Gregory Shamus, Getty Images
Patrick Kane #88 of the Chicago Blackhawks tries to get around the stick of Jonathan Ericsson #52 of the Detroit Red Wings during the first period in Game Four of the Western Conference Semifinals during the 2013 NHL Stanley Cup Playoffs at Joe Louis Arena on May 23, 2013 in Detroit, Michigan.
The two teams have played over 800 times, but Wednesday night’s game between the Chicago Blackhawks and Detroit Red Wings is going to be special for a multitude of reasons.
The most obvious, of course, is that the two teams are battling in a Game 7 situation, with the winner advancing to play the Los Angeles Kings in the Western Conference Finals.
It seems appropriate, then, that the two teams would go the full seven games in their 16th ever meeting in the Stanley Cup playoffs (the Hawks have won eight of the series, with the Red Wings attempting to even things up tonight). They often bring out the best, and sometimes the worst, in each other, and even those who think the NHL is right to separate the two rivals into different conferences readily concede that it seems a bit odd in the end that they would be apart for the first time since the early 1980’s.
Nostalgia aside, the Hawks have a hockey game to try to win, and there are several things that will need to go right for them as they attempt to finish off a comeback that many didn’t see coming.
Oduya and Hjalmarsson Must Step Up
Game 6 may have been a victory for the Blackhawks, but the truth is the team didn’t really play up to snuff. Their defensive core looked shaky at times, and it was only an excellent second half effort by goaltender Corey Crawford that enabled the three-goal comeback that ultimately won the game for Chicago.
Primary among those who had an off night were defensemen Johnny Oduya and Niklas Hjalmarsson. Granted, the pairing were separated from the guys who they had played with throughout the season (Oduya from Michal Rozsival, Hjalmarsson from Duncan Keith), but their Corsi numbers (a statistic designed to show how many shots a team generates when a player is on the ice) were both appallingly bad, and were the lowest on the team.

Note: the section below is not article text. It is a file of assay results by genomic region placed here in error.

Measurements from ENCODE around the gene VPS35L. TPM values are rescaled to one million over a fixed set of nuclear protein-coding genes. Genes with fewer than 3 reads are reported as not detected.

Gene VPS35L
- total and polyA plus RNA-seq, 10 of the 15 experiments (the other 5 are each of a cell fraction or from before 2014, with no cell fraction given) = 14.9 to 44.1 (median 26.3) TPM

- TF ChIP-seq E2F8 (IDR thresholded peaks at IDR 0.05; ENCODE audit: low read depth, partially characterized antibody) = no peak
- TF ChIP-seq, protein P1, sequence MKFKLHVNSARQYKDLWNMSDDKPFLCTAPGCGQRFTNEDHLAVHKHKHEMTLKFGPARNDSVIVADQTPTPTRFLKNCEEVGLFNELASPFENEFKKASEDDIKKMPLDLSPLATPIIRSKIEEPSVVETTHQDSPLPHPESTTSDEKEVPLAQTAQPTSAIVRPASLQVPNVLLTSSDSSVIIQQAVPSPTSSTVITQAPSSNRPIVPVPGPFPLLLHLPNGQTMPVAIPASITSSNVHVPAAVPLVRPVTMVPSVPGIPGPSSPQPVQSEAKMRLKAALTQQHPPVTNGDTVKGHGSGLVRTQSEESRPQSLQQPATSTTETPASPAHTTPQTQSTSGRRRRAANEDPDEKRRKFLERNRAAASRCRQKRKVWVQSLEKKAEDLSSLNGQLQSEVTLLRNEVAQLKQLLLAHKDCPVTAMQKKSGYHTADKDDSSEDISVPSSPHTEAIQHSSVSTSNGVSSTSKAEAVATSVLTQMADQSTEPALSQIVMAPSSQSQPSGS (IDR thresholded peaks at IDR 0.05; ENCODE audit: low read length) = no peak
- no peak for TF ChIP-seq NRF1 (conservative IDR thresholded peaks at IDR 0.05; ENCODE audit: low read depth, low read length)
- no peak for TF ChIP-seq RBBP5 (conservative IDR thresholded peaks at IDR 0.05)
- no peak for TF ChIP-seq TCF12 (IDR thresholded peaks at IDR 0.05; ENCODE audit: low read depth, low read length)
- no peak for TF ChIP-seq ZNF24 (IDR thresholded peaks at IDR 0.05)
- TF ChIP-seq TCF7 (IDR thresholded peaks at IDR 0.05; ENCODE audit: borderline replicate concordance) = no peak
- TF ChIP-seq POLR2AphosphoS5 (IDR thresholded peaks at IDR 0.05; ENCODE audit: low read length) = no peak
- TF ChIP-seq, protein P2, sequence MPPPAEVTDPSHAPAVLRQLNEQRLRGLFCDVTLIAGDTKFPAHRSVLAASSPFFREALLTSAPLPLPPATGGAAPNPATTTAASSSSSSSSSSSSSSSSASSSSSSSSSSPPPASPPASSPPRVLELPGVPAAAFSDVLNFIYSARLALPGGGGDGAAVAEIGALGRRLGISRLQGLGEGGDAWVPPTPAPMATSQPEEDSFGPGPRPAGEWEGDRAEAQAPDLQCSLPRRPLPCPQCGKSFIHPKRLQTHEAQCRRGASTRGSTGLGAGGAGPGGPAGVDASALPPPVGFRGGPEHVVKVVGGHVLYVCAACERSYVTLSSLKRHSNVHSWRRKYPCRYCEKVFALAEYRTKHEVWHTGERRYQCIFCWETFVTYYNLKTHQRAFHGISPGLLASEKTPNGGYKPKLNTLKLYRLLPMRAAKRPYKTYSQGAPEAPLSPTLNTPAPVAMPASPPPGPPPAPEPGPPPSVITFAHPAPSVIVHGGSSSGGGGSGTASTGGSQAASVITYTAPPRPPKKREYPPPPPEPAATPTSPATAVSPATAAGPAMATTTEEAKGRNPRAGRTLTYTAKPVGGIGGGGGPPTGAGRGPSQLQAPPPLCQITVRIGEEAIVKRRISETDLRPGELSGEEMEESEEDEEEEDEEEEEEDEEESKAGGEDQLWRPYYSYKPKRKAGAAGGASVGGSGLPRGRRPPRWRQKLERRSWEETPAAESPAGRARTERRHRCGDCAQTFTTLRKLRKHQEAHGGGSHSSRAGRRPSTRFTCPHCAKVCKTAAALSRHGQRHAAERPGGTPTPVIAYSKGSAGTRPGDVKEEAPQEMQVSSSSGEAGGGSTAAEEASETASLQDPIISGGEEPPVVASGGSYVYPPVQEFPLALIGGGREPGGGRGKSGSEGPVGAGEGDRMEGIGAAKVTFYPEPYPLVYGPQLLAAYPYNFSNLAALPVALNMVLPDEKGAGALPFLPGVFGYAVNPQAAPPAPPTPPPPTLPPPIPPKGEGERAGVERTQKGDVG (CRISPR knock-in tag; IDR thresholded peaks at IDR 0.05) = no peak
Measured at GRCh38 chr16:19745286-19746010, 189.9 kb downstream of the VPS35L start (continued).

Hawks fans shouldn’t be tremendously worried about a repeat performance, however. The duo has been very solid in these playoffs, with Oduya stepping up offensively at times and Hjalmarsson having mostly good games despite a few clunkers to cloud the judgment of some observers.
If those two can regain the form that they have had throughout the season, then this key should take care of itself.
Hawks Must Stick to Their Strengths
The Red Wings are a team that has had chances to put away the Hawks over the past two games, but have been unable to do so. The reason has varied, though, as Game 5 was mostly because of the Blackhawks’ overwhelming offensive attack, and Game 6 was mostly about the indiscipline of several Detroit defenders that allowed the Hawks to get back into and ultimately win the game.
On home ice, the Blackhawks are going to have to deal with not only a super-charged atmosphere that could lend itself to adrenaline-fueled mistakes, but will also be dealing with a truly desperate team in a fight for their playoff lives.
With that in mind, the Blackhawks need to stick to their game plan, which involves getting the puck up the ice quickly and establishing long offensive zone possessions. Their aggressive forechecking and backchecking attacks will help to do that, and if they are able to win those puck battles in the neutral zone, then the Wings could be in for another long night in the way they were in Game 5 at the United Center.
Hawks Can’t Let the Ice Frustrate Them
With temperatures in the 80s Wednesday afternoon, the ice at the UC was already going to be an interesting issue for the two teams. With the Rolling Stones having played a concert at the arena last night, however, things could get even more interesting.
For the record, the two teams have both said they are alright with the ice and that they didn’t really notice anything untoward about it during their morning skates, but the fact is that the puck is probably going to be bouncing a bit more often than fans are accustomed to seeing during Game 7.
What does that mean for the Hawks? First and most importantly, it means they are going to need to try to make the simple play as often as possible. The stretch passes that have been working to such perfection over the last two games in spreading out the Wings’ defense may not be as accurate during this game as they have been, and so a dump and chase mentality might have to be the way to go if the ice surface is bumpy.
The second element is that the Hawks have to stay composed if things don’t break their way. After all, the Wings have to play on the same sheet that they do, and in an emotional contest like this one, getting flustered over a bad break could be the difference between advancing and being eliminated.
With a slew of veteran players, it shouldn’t be a big issue, but it will be something to keep an eye on if things look to be tilting the Wings’ way.